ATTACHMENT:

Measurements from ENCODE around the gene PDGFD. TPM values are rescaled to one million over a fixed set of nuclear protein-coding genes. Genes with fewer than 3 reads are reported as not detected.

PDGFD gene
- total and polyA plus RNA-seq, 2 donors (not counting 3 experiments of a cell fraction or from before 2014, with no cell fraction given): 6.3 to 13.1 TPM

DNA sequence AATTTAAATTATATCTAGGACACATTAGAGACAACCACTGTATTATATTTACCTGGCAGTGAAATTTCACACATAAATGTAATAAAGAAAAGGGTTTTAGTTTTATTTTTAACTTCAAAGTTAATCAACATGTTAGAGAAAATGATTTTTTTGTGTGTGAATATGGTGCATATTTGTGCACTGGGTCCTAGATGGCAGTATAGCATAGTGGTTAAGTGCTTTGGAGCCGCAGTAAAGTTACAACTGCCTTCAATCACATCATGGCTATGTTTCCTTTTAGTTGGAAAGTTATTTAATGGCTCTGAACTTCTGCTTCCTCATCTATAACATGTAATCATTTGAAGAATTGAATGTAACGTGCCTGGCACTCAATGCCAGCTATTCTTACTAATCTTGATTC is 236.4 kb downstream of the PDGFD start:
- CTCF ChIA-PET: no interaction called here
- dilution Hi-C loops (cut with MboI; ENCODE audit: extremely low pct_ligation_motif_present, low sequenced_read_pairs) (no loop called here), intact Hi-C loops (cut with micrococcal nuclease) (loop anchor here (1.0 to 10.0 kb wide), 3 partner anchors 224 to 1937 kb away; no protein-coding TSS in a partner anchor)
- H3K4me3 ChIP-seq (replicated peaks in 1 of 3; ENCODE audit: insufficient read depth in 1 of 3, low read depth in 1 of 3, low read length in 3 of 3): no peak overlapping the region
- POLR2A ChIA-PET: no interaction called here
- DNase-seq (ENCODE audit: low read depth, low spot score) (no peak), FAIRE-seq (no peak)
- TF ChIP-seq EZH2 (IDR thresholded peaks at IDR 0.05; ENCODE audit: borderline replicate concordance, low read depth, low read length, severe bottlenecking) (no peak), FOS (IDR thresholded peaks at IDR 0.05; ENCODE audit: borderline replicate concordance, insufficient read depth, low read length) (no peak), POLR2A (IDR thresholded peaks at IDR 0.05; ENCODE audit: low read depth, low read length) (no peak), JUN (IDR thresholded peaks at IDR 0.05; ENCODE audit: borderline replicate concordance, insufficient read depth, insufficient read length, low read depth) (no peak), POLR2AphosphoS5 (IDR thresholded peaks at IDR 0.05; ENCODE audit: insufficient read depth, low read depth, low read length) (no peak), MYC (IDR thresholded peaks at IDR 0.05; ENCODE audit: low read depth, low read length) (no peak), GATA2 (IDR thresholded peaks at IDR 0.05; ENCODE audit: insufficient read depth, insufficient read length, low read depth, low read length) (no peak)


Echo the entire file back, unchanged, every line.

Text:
Measurements from ENCODE around the gene PDGFD. TPM values are rescaled to one million over a fixed set of nuclear protein-coding genes. Genes with fewer than 3 reads are reported as not detected.

PDGFD gene
- total and polyA plus RNA-seq, 2 donors (not counting 3 experiments of a cell fraction or from before 2014, with no cell fraction given): 6.3 to 13.1 TPM

DNA sequence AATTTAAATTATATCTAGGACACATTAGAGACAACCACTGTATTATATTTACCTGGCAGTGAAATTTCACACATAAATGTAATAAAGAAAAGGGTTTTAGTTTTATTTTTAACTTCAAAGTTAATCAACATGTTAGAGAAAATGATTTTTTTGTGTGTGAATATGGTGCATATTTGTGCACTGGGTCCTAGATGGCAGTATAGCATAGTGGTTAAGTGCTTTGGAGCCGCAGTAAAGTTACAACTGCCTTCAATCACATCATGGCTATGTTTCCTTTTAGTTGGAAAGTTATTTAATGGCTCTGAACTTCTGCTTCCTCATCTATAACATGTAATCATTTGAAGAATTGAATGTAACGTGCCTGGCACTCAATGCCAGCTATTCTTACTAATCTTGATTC is 236.4 kb downstream of the PDGFD start:
- CTCF ChIA-PET: no interaction called here
- dilution Hi-C loops (cut with MboI; ENCODE audit: extremely low pct_ligation_motif_present, low sequenced_read_pairs) (no loop called here), intact Hi-C loops (cut with micrococcal nuclease) (loop anchor here (1.0 to 10.0 kb wide), 3 partner anchors 224 to 1937 kb away; no protein-coding TSS in a partner anchor)
- H3K4me3 ChIP-seq (replicated peaks in 1 of 3; ENCODE audit: insufficient read depth in 1 of 3, low read depth in 1 of 3, low read length in 3 of 3): no peak overlapping the region
- POLR2A ChIA-PET: no interaction called here
- DNase-seq (ENCODE audit: low read depth, low spot score) (no peak), FAIRE-seq (no peak)
- TF ChIP-seq EZH2 (IDR thresholded peaks at IDR 0.05; ENCODE audit: borderline replicate concordance, low read depth, low read length, severe bottlenecking) (no peak), FOS (IDR thresholded peaks at IDR 0.05; ENCODE audit: borderline replicate concordance, insufficient read depth, low read length) (no peak), POLR2A (IDR thresholded peaks at IDR 0.05; ENCODE audit: low read depth, low read length) (no peak), JUN (IDR thresholded peaks at IDR 0.05; ENCODE audit: borderline replicate concordance, insufficient read depth, insufficient read length, low read depth) (no peak), POLR2AphosphoS5 (IDR thresholded peaks at IDR 0.05; ENCODE audit: insufficient read depth, low read depth, low read length) (no peak), MYC (IDR thresholded peaks at IDR 0.05; ENCODE audit: low read depth, low read length) (no peak), GATA2 (IDR thresholded peaks at IDR 0.05; ENCODE audit: insufficient read depth, insufficient read length, low read depth, low read length) (no peak)